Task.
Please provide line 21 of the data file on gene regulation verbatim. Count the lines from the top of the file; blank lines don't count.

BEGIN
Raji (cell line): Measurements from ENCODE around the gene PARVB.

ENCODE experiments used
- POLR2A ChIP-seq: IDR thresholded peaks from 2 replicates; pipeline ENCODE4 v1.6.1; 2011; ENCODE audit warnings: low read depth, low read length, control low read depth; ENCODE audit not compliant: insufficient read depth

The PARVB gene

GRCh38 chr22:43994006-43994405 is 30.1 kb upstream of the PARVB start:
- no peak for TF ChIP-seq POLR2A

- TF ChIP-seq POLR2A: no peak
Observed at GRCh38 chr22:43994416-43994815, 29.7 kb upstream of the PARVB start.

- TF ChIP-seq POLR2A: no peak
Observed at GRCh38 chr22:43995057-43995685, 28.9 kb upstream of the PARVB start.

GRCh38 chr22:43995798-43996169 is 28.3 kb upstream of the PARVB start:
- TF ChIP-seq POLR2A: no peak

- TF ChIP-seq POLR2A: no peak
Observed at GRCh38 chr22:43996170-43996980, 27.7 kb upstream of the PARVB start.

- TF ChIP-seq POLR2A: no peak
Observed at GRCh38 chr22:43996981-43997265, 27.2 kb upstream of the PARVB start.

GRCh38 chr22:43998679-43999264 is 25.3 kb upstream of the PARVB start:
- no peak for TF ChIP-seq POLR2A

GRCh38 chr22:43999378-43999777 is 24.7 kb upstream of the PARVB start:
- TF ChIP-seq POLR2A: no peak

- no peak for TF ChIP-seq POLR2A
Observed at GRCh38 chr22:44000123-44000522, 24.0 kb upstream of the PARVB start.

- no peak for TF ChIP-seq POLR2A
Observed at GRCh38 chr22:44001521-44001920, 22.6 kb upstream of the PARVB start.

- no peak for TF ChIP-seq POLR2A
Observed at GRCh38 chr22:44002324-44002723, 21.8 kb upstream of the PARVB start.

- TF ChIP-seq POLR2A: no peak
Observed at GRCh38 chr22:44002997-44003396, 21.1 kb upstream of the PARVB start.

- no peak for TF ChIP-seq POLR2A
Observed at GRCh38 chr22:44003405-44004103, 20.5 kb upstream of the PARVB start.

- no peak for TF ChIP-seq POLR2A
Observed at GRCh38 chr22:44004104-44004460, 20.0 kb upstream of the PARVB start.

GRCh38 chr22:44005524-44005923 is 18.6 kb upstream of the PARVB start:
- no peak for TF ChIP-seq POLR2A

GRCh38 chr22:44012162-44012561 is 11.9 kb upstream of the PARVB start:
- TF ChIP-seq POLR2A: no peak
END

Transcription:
- no peak for TF ChIP-seq POLR2A